# Sum of smallest prime factors

SF(n) is a function which computes the smallest prime factor for a given number n.

We'll call T(N) the sum of every SF(n) with 2 <= n <= N.

T(1) = 0 (the sum is over 0 summands)

T(2) = 2 (2 is the first prime)

T(3) = 5 = 2 + 3

T(4) = 7 = 2 + 3 + 2

T(5) = 12 = 2 + 3 + 2 + 5

...

T(10000) = 5786451

The winner will be the one who manages to compute the largest T(N) in 60 seconds on my own laptop (Toshiba Satellite L845, Intel Core i5, 8GB RAM).

Current top score: Nicolás Siplis - 3.6e13 points - Nim

• Pf(2) = 2, Pf(3) = 3, So, T(3) = 2 + 3 = 5. Am I right? I do programmed to find prime factors, but could you elaborate about the current requirement. Thank you – The Coder Jul 13 '15 at 6:54
• @ToddLehman I'm running each code in my own laptop (Sony Vaio SVF14A16CLB), so if it takes less than 60 seconds I'll increase the number and decrease it when it takes longer. – Nicolás Siplis Jul 13 '15 at 16:18
• Yes, as long as it runs on my own machine and outputs the correct answer in 60 seconds or less, it is acceptable. – Nicolás Siplis Jul 13 '15 at 16:22
• It has 4 threads. – Nicolás Siplis Jul 13 '15 at 16:24
• Does third party Libraries are allowed? It is ok if the program is creating threads? – The Coder Jul 13 '15 at 17:26

## Nim, 3.6e13

Simply sieving is not the best answer when trying to calculate the highest N possible since the memory requirements become too high. Here's a different approach (started with Nim a couple days ago and fell in love with the speed and syntax, any suggestions to make it faster or more readable are welcome!).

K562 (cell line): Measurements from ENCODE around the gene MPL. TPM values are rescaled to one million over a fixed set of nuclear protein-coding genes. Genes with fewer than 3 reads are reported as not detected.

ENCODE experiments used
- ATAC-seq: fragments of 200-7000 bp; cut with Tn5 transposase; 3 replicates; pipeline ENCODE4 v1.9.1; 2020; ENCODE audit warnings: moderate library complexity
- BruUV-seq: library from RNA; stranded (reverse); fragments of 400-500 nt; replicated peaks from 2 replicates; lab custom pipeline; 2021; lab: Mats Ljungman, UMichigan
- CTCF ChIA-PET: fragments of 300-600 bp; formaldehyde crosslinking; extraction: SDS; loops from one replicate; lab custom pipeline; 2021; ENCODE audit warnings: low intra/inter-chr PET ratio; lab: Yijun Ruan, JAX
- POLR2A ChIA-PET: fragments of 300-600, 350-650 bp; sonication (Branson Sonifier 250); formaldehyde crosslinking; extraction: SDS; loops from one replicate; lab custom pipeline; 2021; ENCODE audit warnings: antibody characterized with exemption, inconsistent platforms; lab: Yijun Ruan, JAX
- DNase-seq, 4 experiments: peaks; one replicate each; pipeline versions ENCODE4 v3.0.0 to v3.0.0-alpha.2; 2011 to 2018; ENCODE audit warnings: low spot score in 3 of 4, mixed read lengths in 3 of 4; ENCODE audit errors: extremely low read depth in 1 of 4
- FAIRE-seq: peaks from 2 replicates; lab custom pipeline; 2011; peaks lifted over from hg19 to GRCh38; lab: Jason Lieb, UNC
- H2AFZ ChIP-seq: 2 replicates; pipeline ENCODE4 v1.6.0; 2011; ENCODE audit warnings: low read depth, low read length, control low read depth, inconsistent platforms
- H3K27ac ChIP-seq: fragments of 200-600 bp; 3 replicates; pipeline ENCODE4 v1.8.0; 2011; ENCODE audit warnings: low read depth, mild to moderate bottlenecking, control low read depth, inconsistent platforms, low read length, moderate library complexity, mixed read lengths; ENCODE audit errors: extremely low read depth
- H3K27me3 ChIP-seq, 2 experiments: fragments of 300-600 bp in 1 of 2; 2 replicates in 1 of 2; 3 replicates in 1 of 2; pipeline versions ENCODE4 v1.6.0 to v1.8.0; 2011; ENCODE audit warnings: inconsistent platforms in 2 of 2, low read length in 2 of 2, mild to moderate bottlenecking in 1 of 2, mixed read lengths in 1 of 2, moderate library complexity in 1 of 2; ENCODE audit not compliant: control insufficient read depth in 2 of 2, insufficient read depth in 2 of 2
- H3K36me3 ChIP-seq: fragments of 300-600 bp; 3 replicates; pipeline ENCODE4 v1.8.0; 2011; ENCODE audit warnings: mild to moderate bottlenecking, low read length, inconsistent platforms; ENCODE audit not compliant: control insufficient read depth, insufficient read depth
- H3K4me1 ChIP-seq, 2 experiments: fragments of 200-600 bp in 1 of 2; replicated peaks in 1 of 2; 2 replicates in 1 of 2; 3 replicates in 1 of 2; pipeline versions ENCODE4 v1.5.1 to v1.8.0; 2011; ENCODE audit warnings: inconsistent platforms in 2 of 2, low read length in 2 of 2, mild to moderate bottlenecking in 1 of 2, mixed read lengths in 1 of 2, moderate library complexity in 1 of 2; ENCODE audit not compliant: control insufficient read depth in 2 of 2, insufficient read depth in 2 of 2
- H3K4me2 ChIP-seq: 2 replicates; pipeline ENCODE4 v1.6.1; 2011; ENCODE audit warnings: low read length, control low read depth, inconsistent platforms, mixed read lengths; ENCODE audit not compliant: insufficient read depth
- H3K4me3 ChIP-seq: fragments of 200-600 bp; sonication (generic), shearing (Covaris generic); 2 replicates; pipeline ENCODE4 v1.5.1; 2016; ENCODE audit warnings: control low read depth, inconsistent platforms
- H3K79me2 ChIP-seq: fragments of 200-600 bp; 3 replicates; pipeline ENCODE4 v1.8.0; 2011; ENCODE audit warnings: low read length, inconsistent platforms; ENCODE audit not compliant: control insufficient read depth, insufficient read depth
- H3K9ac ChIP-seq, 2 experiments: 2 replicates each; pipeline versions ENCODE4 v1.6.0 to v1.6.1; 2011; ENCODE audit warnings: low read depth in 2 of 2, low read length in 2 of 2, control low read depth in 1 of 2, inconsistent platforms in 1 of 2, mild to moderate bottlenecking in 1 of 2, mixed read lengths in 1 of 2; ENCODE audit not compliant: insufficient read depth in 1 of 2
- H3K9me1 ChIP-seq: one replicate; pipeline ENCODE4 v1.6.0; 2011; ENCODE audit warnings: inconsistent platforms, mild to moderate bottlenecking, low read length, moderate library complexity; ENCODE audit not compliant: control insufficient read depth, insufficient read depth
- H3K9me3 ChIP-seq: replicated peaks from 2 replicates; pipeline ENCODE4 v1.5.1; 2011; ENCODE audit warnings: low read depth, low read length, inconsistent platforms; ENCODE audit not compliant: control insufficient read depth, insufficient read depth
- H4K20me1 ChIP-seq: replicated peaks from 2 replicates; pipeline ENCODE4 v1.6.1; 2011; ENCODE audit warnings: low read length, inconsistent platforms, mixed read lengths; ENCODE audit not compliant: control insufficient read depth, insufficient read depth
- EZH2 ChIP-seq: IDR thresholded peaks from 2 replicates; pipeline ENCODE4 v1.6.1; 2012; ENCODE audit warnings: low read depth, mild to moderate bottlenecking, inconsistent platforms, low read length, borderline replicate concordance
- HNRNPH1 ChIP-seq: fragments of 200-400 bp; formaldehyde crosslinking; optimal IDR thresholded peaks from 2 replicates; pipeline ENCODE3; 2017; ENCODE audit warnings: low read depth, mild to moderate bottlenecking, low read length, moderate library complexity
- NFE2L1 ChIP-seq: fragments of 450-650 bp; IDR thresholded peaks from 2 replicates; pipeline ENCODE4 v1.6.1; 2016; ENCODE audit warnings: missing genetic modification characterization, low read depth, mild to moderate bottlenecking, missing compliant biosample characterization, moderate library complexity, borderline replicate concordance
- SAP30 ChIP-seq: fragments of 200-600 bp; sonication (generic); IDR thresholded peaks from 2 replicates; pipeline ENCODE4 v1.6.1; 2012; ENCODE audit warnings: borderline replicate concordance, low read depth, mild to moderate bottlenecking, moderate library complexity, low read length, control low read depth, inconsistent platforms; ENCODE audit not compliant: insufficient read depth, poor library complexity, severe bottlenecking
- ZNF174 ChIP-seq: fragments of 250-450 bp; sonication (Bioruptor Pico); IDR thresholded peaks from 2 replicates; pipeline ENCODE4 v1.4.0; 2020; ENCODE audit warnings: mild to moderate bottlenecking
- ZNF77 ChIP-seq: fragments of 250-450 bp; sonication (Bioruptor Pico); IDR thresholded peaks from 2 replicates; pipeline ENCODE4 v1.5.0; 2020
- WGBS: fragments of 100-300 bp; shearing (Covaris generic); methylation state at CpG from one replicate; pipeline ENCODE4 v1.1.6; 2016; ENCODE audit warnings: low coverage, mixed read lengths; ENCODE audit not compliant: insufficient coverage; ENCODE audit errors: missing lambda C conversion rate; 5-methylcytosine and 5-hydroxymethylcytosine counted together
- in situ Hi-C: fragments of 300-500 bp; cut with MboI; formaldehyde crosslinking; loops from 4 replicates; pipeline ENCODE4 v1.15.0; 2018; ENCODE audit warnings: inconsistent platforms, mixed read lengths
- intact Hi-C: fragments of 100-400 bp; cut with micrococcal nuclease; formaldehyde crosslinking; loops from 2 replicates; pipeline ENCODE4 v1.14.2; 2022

import math
import sequtils
import nimlongint # https://bitbucket.org/behrends/nimlongint/

proc s(n : int) : int128 =
var x = toInt128(n)
(x * x + x) div 2 - 1

proc sum_pfactor(N : int) : int128 =
var
root = int(sqrt(float(N)))
u = newSeqWith(root+1,false)
cntA,cntB,sumA,sumB = newSeq[int128](root+1)
pcnt,psum,ret : int128
interval,finish,d,q,t : int

for i in 0..root:
cntA[i] = i-1
sumA[i] = s(i)

for i in 1..root:
cntB[i] = N div i - 1
sumB[i] = s(N div i)

for p in 2..root:
if cntA[p] == cntA[p-1]:
continue

pcnt = cntA[p - 1]
psum = sumA[p - 1]
q = p * p
ret = ret + p * (cntB[p] - pcnt)
cntB[1] = cntB[1] - cntB[p] + pcnt
sumB[1] = sumB[1] - (sumB[p] - psum) * p
interval = (p and 1) + 1
finish = min(root,N div q)

for i in countup(p+interval,finish,interval):

if u[i]:
continue

d = i * p

if d <= root:
cntB[i] = cntB[i] - cntB[d] + pcnt
sumB[i] = sumB[i] - (sumB[d] - psum) * p
else: